Russian Nationals (freestyle) took place in Siberia this past weekend. Surprisingly dependable, though production-free, video streams provided a live look at the premier domestic tournament in the world's premier wrestling country. The venue for the tournament appeared to be a smallish, strangely shaped, sparsely attended (seats were empty at least while I was watching) field house. The Russian republics of the Caucuses yield most of Russia's best wrestlers from fairly substantial populations where wrestling is extremely popular, yet the national championships are contested in Krasnoyarsk, thousands of miles away. You could fit Australia in between the epicenter of Russian wrestling and the location of Russian nationals. This makes no sense to me, but then again I'm the practical sort who would like to make a few bucks from ticket sales.
Watching the Russians wrestle, I'm reassured that even on the other side of the world, wrestling still is wrestling. Very few techniques used by the Russians appear totally alien, and the vast majority of neutral positions you could see in a college dual meet, though some Russian reactions in certain situations may seem somewhat counter intuitive to the American eye. I find that where Russian wrestling separates itself from ours is in its creativity. Russians seem to have a knack for executing the utterly unexpected, producing original solutions to the puzzle presented by their opponent.
Speaking of the unexpected, if Russia's uses its national champions as its World Team, it will mark the first time a Russian team has entered a World Championships or Olympics without a past World/Olympic champion. In the 20 years since Russia has been sending wrestlers to world events as Russia, they have sent at least one past champion, and usually multiple. Among this year's Russian national champs there isn't even a past World/Olympic medalist, nor are there any wrestlers who have competed at the World Championships or Olympics. Oddsmakers for this year's wrestling World Championships, if they exist, have a tough task ahead of them.
Abdusalam GadisovAt this point last year, I thought that Russia's Abdusalam Gadisov represented the next big thing in world wrestling. I figured that much like Khadshimourad Gatsalov, Gadisov would move from 84 to 96 kilograms and not lose for many years. London should have been his coronation, yet he received a murderous draw, and reigning World champ Reza Yazdani eliminated him in an early match. This year, instead of widening the gap between him and his domestic competition, he has suffered two losses in Russia this year to the much more lightly touted Anzor Boltukaev. The first was an ugly affair in the quarters of the Ivan Yarigin, and the second was this weekend in the finals of Russian Nationals, where Gadisov paid for the cynical strategy of sitting on a one-point move for most of the match. Now the question is not whether or not Gadisov will ever claim his place as one of the all-time greats, but if he'll ever again make it out of Russia.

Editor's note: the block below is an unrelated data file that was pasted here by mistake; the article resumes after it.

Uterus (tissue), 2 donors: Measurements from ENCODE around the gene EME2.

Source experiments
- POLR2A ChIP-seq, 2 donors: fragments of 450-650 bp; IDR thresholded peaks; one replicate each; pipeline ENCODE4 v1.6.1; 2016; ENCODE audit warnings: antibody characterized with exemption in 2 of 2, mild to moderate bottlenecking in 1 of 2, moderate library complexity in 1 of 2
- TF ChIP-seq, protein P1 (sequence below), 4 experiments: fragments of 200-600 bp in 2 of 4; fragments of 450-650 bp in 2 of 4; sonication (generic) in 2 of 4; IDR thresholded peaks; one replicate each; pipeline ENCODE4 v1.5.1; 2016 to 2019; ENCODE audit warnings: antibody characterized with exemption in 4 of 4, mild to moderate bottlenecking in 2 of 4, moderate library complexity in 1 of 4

U.S. World Team Trials
I have question, if USA Wrestling bucks the new FILA rules by adding overtime, why not also go ahead and add a multi-day format for each weight? Come on guys, if you rebel a little, why not just go all the way? A tournament where all the best-of-3 finals are held on the final day offers a vastly superior fan experience for those in attendance and in the case that the event is ever televised. One reason that NCAAs have achieved their level of success lies in the fact that the best is saved for last, and the final night consists of one giant television friendly climax.
The Trials should seek to become the other big annual wrestling event in the United States. If eschewing the established international tournament style means better prospects for future television coverage, then so be it.
Two-day tournament or not, I can feel my heart beat just a little bit faster in anticipation for the Trials this week. With the new rules and overtime, this should be the best Olympic style wrestling event the USA has seen in years.
They were not lying about wrestling having no offseason. Even after the college season ended this year it seems that one crazy wrestling story after another have bombarded us. Now the NCAA has proposed that the performance at National Duals earns points towards the NCAA tournament. The question remains as to whether this splits the baby with Solomon-esque wisdom, or if whether it is just another crappy compromise.
Ratification of this proposal would not have National Duals crown the team champion, as was the rather radical change discussed in the fall, but it would definitely make the duals relevant.
At the very least, Division I wrestling needs a dual meet showcase tournament that ...
Louden SwainThis NCAA proposal will definitely accomplish the first two, team tournament points will be up for grabs, and every top team in the nation will have no choice be to compete for them. As to bringing bodies to watch, and attention from broadcasters, perhaps if it's built, they will come.
I still think nothing would be cooler than a national team title determined by dual meet, where teammates rush the mat and carry the victor of the deciding match on their shoulders as he flings his headgear in celebration a la Loudon Swain. Of course, I'm not so shortsighted as to understand why this will never be a reality.